Pickard's summary of the facts alleges that he suffers from a minor hand tremor that does not affect his ability to perform his job on the Bomb Squad as a Police Hazardous Devices Technician. (Doc. 43 at 3.) He states that in December 2012, he was informed by Chief of Police Kathy Robinson that another bomb technician had reported concern over whether Pickard's shaking hands were affecting his work. (Id. at 5; Doc. 1 at 8, ¶ 69.) At that time, no action was taken, Pickard was not required to submit to any physical tests, and Chief Robinson stated that “the issue had been thoroughly examined by the Chiefs and the City legal department and would not be raised again.” (Doc. 1 at 9, ¶ 84.)

         Pickard contends it was his supervisor, Sergeant Ardan Devine, who reported concern over Pickard's hand tremors. (Id. at 8, ¶ 74.) Sgt. Devine had become hostile toward Pickard for questioning TPD procedures, and Pickard believes Sgt. Devine improperly reported Pickard's hand tremors to try to remove him from duty. (Doc. 43 at 5.) Pickard claims that Sgt. Devine's hostility escalated to the point that Chief Robinson determined that she would need to take action. (Doc. 1 at 9, ¶ 76.) In April 2013, after a heated meeting involving Chief Robinson, Sgt. Devine, and Pickard, Chief Robinson transferred Pickard from Bomb Squad to Homeland Security stating “he had to be physically separated from Sgt. Devine.” (Id. at 9, ¶ 85.) Liberally construed, Pickard's response contends that the City moved him because Sgt. Devine had convinced Chief Robinson that his hand tremors were a liability to TPD. (Doc. 43 at 12.) Pickard was not returned to the Bomb Squad until March 24, 2014, when Sgt. Devine retired from TPD. (Doc. 1 at 13, ¶ 118-19; Doc. 35-2 at 26, ln. 22-25.)

         In September 2013, Pickard admits that during a NIEF demonstration course he spilled nitromethane, a liquid chemical. (Doc. 43 at 7.) He claims it was a minute spill and a common occurrence. (Id. at 14-15.) He did not believe the spill was caused by his tremor. (Id. at 7-8.) A week after the incident, he was informed that he would not be able to handle explosives or chemicals until he submitted to a fitness for duty exam. Id. at 8. At that time, the City precluded him from handling explosives or chemicals until he submitted to a fitness for duty examination wherein the City physician could evaluate him. (Id. at 8, Doc. 1 at 11, ¶ 99.)

         The City physician evaluated Pickard on October 8, 2013. (Doc. 35-2 at 39-42.) Another TPD employee drove Pickard to the appointment, which he believed was unnecessary and discriminatory. (Doc. 1 at 12 ¶ 109.) The physician determined that Pickard's tremors would not likely prevent him from working on the Bomb Squad, but “due to the nature of the Officer's work duties, it would be . . . appropriate to refer [Pickard] for a . . . neurological evaluation.” (Doc. 35-2 at 41.) Pickard claims he was forced to pay for the unnecessary neurological exam out of pocket. (Doc. 1 at 13, ¶ 115.) On December 10, 2013, the neurologist found no reason the tremors would cause problems with his work as a Hazardous Devices Technician. (Doc. 35-2 at 45.) As soon as Pickard submitted the neurologist and the City physician's conclusions to the City, he was permitted to again handle dangerous substances on January 7, 2014. (Doc. 1 at 13 ¶ 117; Doc. 35-2 at 23 ln. 17-23; Doc. 35-2 at 47.)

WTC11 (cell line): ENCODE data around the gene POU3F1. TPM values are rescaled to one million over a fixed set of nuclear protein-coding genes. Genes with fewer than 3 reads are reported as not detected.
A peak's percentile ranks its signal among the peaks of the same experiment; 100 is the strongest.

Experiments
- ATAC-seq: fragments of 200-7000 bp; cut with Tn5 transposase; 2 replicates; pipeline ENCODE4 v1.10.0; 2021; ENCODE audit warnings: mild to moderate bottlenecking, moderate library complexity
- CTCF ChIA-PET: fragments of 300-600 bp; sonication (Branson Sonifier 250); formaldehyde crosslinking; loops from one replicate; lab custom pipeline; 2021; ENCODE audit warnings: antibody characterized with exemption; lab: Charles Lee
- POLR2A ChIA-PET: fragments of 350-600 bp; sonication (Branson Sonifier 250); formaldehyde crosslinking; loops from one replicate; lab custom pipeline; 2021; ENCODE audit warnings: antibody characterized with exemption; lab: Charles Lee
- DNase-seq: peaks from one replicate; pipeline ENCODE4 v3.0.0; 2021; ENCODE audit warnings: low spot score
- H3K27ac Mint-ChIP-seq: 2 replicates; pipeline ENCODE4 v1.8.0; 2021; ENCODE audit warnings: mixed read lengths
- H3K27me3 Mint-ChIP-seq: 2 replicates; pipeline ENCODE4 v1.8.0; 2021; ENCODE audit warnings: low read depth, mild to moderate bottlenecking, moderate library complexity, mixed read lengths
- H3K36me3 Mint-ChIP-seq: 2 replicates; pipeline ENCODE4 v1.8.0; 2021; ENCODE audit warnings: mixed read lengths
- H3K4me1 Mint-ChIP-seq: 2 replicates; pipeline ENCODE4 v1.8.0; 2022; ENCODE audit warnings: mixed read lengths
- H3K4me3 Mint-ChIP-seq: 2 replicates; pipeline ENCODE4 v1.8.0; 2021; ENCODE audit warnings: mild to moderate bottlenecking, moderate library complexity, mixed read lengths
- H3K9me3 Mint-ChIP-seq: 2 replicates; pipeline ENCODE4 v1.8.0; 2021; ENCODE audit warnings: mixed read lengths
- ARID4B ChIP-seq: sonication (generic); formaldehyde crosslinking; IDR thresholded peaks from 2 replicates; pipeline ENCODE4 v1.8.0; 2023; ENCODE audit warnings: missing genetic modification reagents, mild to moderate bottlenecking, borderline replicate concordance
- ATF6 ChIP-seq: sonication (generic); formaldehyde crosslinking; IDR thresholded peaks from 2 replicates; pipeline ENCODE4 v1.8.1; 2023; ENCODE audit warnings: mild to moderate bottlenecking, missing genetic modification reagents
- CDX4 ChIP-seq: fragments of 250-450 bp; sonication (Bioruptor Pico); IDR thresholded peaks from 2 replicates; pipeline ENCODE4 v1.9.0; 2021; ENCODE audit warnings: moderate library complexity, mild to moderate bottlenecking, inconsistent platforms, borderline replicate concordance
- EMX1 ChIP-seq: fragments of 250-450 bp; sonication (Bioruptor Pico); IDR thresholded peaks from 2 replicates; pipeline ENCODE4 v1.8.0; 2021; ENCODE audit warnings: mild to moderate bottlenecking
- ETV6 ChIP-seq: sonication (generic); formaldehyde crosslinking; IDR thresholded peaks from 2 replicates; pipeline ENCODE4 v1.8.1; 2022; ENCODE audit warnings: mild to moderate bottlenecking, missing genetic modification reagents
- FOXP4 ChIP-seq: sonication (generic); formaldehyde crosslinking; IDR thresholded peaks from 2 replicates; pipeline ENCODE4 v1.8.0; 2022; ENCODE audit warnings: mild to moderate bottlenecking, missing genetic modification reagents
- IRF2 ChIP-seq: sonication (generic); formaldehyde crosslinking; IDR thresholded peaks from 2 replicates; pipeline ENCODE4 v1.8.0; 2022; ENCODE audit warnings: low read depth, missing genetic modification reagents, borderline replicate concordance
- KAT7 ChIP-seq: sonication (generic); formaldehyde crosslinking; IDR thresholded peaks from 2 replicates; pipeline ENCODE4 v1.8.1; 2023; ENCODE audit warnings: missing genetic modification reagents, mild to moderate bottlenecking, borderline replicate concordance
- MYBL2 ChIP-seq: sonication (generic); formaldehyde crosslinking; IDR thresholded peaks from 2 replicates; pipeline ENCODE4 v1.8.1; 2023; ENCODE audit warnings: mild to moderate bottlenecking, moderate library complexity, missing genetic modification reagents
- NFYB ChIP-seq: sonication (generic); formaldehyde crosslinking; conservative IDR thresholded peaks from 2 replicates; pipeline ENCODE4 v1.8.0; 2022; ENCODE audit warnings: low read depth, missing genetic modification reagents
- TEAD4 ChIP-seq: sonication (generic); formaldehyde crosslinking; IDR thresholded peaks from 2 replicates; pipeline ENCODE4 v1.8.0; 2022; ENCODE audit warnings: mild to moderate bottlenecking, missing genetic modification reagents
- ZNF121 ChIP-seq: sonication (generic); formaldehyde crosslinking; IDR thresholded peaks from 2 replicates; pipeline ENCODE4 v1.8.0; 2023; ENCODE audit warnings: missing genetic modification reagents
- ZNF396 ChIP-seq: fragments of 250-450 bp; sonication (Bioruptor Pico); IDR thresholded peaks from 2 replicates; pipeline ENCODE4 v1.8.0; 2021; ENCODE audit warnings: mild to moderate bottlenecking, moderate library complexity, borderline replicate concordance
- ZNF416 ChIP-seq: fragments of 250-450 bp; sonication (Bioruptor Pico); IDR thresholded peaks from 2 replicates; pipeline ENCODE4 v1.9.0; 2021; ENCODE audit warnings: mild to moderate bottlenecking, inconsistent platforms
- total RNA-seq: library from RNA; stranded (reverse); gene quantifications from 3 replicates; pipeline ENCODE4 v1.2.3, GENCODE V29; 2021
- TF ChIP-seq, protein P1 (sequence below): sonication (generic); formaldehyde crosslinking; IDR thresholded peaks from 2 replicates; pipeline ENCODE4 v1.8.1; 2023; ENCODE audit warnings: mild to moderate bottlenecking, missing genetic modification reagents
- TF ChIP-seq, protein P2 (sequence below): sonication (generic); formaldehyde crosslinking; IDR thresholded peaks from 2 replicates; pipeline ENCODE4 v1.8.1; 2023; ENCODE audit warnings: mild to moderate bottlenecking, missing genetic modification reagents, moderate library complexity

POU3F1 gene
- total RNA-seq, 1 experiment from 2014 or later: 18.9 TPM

III. The City's Motion for Summary Judgment

         The City's Summary Judgment Motion attacks the adequacy of Pickard's claim for three reasons. First, the City argues Pickard has not shown that the City regarded him as disabled. (Doc. 34 at 4-5.) The move to Homeland Security was due to his conflict with Sgt. Devine, not because of a perceived impairment. Further, the City contends that the fitness for duty evaluation was initiated as a direct result of Pickard's spill, not because the City thought Pickard was disabled. Spills pose a significant safety concern specific to the Hazardous Devices Technician job, which involves delicate handling of explosives, chemicals, and weapons of mass destruction (see Doc. 35-2 at 58). (Doc. 34 at 8) The City attached reports from four separate co-workers describing their safety concerns over Pickard's handling dangerous chemicals and explosives because of the spill, and because of the mechanical accuracy needed for this particular job. (Doc. 35-2 at 49-55.)

         Second, the City argues that Pickard has not shown he suffered an adverse action due to any perceived disability by the City. (Doc. 34 at 5.) As Pickard's own statements show, the temporary transfer to Homeland Security occurred because animus existed between Pickard and Sgt. Devine. (Doc. 44 at 14, ¶¶ 60-63.) The Complaint did not assert that the move to Homeland Security was because of his hand tremors and Pickard has not presented evidence that connects the move to anything related to his hand tremor, therefore, Pickard has failed to support his claim. (Doc. 47 at 6.) Furthermore, the move was not adverse because he maintained both his FBI certification as a Bomb Technician and his rank of Police Hazardous Device Technician. (Doc. 35-2 at 6.) The City also argues that by Pickard's own ...